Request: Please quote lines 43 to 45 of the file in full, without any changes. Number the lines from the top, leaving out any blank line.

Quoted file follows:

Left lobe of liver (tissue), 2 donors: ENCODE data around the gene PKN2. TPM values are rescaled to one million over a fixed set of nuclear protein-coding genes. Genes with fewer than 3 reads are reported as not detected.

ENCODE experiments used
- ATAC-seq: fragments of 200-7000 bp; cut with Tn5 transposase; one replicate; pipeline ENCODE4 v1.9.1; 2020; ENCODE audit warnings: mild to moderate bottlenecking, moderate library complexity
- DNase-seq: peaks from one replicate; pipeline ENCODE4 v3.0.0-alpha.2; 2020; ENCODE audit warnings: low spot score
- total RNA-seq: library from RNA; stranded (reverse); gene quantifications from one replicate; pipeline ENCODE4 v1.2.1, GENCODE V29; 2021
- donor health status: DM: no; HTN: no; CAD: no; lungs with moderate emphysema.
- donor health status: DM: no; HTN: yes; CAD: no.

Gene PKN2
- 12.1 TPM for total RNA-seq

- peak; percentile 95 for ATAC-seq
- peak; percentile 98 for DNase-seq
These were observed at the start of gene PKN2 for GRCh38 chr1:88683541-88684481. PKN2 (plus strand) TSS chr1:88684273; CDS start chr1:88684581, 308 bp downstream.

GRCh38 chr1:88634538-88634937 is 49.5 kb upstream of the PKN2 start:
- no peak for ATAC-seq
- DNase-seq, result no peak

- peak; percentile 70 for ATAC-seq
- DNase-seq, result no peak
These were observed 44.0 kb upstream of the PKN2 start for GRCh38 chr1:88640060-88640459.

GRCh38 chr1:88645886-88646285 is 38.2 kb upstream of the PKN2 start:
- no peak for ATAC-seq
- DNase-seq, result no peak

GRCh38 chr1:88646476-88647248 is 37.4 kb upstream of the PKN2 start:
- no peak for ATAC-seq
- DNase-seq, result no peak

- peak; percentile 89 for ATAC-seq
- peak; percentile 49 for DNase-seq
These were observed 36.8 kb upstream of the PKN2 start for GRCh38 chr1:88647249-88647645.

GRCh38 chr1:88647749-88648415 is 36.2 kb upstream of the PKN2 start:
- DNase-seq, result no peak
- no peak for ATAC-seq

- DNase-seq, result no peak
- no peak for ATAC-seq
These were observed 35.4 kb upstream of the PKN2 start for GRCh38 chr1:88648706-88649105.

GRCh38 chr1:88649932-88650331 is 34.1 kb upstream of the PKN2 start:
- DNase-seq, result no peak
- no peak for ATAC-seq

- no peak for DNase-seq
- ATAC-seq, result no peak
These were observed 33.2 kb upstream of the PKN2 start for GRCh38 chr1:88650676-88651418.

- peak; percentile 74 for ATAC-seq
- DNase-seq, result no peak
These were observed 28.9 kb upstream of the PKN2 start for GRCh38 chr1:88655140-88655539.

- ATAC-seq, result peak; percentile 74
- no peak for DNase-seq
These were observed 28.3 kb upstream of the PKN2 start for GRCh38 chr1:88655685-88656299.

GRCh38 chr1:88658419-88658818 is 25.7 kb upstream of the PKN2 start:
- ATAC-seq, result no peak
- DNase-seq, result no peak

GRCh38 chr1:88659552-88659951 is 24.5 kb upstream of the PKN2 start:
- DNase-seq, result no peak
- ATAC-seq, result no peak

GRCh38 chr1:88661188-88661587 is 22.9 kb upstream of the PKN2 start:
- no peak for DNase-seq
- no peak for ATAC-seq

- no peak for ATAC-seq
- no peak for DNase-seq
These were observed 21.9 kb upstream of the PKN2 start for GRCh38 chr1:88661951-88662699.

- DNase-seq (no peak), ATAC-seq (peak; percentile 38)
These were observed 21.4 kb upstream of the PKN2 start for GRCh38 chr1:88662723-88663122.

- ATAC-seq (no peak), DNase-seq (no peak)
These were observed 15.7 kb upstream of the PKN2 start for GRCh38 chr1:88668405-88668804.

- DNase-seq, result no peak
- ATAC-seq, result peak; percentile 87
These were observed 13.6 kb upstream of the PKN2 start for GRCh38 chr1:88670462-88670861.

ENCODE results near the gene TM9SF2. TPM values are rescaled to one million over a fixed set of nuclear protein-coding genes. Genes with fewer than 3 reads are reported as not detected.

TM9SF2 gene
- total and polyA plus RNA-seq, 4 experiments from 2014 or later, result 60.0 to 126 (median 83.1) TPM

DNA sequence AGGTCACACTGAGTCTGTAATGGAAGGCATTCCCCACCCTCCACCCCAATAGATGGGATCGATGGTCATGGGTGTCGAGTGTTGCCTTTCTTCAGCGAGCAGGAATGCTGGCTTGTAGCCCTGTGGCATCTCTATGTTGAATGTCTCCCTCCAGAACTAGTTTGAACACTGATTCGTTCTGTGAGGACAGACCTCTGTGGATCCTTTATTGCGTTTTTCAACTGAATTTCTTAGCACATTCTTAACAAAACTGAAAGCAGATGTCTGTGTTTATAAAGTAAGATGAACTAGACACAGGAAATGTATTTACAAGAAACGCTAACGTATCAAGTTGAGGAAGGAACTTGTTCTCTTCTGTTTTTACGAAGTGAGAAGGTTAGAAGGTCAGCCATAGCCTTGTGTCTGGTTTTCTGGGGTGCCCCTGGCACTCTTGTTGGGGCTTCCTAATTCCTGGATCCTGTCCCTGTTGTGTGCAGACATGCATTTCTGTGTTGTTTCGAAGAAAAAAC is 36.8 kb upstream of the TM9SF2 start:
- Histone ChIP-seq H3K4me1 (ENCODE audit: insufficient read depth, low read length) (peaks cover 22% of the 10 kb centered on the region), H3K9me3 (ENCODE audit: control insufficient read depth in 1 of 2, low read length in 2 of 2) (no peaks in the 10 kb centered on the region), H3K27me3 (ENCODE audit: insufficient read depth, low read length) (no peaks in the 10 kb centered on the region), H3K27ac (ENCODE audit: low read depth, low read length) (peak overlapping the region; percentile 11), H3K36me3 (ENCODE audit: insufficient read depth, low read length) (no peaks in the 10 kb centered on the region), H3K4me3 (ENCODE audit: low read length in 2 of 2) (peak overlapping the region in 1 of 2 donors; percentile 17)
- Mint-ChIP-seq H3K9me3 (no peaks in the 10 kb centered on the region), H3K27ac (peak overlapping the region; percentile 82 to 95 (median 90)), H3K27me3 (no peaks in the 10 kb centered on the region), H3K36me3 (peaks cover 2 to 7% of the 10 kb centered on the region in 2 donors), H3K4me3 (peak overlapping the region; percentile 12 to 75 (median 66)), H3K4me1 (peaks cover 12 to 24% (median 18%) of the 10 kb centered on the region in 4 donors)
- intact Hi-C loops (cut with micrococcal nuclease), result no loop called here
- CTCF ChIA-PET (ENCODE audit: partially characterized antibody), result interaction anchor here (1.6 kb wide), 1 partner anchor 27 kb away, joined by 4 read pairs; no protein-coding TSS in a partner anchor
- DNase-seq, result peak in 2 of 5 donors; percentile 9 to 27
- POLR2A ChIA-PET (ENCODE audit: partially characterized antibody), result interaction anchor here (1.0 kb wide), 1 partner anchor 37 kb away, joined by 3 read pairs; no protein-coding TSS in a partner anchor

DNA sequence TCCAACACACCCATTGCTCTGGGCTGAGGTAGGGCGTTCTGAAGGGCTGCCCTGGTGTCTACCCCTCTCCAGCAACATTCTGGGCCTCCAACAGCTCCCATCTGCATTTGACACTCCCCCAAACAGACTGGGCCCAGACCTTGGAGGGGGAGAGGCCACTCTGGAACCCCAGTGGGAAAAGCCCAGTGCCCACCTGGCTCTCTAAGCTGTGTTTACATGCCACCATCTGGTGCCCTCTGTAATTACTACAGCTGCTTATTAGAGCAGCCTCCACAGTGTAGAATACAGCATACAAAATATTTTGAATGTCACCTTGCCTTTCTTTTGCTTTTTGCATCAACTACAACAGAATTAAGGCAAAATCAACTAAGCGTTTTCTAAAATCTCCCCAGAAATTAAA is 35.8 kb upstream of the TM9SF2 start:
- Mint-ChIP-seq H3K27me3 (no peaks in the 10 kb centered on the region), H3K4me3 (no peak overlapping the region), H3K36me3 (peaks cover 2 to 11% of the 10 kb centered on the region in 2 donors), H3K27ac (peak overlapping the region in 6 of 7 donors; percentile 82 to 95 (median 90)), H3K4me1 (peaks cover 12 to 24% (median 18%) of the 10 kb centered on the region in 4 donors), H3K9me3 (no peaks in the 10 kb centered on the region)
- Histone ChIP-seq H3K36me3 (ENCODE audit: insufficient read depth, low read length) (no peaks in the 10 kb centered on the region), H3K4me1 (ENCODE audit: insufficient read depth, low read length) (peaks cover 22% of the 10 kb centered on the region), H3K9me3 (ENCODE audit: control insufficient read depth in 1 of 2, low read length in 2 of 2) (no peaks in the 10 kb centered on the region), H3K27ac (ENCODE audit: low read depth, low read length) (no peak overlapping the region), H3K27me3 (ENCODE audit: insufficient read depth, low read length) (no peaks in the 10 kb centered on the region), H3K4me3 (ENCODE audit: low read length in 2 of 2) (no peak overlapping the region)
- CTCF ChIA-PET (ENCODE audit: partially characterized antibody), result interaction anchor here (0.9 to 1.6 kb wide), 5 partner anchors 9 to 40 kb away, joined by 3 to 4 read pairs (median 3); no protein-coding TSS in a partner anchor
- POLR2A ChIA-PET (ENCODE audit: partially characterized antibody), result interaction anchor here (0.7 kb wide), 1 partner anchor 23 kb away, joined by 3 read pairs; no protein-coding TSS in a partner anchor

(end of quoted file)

- ATAC-seq, result peak; percentile 74
- no peak for DNase-seq
These were observed 28.3 kb upstream of the PKN2 start for GRCh38 chr1:88655685-88656299.